The counterpart to "you -- only better" in the "Queer Eye" style credo is "tszujing," the idea of tweaking the final details for extra punch. You "tszuj" your hair by adding the last bit of tousling or "tszuj" a meal with a lovely garnish.

Kressley suggests "tszujing" a tuxedo by adding a beautiful pocket handkerchief, wearing sleek suspenders or accessorizing with velvet slippers, something he warns is an "advanced couture maneuver."

It may look like a complicated jumble of consonants, but it is a simple concept that urges men to pay attention to the little stuff.

"I have a friend who's a very stylish editor in New York. Every time I meet him in New York, he's got a new cocktail. That's fashion and trends, which aren't necessarily what you want, but it's about an overall aesthetic and interest in what's happening in the world and what's fresh," Allen says.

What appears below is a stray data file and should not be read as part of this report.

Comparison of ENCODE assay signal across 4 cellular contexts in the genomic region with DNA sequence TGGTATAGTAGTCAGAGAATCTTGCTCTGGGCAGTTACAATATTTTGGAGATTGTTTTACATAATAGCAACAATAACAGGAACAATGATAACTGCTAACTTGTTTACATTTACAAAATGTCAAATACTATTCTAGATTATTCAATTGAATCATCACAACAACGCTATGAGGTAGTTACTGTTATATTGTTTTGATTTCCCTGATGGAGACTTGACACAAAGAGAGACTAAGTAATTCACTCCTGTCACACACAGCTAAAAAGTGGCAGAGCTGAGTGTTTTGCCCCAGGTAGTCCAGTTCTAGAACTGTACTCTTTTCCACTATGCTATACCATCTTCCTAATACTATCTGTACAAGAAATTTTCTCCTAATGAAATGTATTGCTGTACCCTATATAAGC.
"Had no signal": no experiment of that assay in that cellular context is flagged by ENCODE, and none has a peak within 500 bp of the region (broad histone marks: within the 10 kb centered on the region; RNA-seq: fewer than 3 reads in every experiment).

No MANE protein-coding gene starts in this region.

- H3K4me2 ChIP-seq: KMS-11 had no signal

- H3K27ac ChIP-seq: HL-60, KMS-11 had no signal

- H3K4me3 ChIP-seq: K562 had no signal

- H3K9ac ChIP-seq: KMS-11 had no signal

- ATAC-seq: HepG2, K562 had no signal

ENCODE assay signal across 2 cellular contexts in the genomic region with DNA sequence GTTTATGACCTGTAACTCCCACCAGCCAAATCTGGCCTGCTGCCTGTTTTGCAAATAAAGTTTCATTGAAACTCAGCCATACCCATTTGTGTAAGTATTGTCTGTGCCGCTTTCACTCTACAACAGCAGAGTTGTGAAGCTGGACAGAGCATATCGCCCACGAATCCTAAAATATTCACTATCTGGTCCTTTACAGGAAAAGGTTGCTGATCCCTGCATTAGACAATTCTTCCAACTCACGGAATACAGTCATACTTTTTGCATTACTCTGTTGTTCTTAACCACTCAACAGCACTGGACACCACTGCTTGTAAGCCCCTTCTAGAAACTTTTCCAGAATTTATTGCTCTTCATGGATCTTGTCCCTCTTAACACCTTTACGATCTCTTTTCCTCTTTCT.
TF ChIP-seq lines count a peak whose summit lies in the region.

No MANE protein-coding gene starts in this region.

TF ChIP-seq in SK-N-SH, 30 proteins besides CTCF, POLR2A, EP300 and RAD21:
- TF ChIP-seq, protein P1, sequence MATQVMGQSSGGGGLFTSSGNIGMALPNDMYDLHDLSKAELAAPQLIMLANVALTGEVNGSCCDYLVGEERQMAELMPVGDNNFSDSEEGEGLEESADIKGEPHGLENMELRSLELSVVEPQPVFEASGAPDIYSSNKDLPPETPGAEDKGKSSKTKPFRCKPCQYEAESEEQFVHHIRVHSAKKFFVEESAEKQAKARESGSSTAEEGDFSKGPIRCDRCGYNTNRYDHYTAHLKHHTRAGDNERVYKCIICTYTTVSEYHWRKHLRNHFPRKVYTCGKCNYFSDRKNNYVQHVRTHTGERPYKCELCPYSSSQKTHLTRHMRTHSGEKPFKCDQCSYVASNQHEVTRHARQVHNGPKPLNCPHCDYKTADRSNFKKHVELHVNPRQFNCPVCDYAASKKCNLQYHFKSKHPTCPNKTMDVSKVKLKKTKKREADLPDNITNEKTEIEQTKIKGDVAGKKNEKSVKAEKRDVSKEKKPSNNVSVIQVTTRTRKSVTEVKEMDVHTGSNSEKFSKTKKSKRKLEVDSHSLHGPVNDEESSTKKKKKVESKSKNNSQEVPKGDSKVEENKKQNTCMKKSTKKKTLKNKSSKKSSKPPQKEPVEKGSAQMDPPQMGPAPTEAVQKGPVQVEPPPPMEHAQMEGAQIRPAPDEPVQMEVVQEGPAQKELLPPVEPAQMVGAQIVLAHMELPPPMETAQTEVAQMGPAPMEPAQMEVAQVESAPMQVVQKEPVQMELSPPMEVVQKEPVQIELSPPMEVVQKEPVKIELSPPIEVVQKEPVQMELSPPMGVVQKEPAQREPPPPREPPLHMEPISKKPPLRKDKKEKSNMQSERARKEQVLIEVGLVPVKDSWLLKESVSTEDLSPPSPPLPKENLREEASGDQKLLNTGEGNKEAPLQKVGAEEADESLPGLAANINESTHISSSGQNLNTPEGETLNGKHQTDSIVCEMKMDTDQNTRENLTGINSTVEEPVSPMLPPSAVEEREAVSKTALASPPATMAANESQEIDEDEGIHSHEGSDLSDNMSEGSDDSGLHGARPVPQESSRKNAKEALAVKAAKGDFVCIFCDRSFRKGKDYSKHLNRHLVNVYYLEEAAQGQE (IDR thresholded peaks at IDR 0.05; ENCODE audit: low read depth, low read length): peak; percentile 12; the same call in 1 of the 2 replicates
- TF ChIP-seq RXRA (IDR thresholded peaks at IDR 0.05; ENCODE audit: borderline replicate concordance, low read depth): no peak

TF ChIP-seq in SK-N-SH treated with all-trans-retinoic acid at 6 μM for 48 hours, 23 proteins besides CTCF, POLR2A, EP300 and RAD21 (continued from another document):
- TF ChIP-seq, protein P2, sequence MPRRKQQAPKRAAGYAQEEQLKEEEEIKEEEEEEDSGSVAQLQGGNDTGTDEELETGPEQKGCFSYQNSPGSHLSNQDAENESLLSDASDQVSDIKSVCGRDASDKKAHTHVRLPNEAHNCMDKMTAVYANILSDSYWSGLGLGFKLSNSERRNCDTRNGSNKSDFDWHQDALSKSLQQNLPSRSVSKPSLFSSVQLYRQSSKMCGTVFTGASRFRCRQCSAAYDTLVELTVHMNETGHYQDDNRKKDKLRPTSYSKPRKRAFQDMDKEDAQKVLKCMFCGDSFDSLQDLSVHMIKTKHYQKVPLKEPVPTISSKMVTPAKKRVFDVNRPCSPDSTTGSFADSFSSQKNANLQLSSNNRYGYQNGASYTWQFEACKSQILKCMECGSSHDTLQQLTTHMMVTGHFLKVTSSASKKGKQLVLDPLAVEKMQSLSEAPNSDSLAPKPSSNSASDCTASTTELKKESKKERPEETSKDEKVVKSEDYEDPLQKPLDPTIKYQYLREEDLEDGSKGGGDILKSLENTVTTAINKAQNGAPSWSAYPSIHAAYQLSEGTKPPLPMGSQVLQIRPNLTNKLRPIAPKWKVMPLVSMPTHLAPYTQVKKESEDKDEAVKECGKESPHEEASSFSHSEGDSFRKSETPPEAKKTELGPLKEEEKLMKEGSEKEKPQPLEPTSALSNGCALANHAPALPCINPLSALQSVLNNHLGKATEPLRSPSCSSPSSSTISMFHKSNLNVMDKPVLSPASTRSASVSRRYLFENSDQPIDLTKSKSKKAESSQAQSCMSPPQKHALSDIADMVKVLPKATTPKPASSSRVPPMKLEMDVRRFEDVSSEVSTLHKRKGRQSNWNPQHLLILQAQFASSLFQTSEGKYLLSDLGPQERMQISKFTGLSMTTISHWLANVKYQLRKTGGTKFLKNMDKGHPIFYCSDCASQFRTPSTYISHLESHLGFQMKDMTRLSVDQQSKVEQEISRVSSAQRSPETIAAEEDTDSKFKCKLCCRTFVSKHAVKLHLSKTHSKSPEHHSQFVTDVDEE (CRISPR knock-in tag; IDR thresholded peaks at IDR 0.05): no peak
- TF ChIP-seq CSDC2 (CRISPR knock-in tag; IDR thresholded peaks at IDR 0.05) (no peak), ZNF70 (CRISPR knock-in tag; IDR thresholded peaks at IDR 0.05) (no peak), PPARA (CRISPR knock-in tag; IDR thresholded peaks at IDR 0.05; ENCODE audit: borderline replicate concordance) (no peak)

Carson Kressley offers 'hip tips'

The stylish hosts of "Queer Eye for the Straight Guy" punctuate the Bravo TV series with "hip tips," and they do the same in their new book, "Queer Eye for the Straight Guy: The Fab 5's Guide to Looking Better, Cooking Better, Dressing Better, Behaving Better and Living Better" (Clarkson Potter).

The crew's fashion point man, Carson Kressley, spent years as a men's sportswear specialist for Polo Ralph Lauren and offers these tips for classic style that transcends the latest fashions.

Make sure you have the basics when building a wardrobe. Every man should own the perfect suit, a denim jacket, cowboy boots, a cashmere sweater and a navy blue blazer.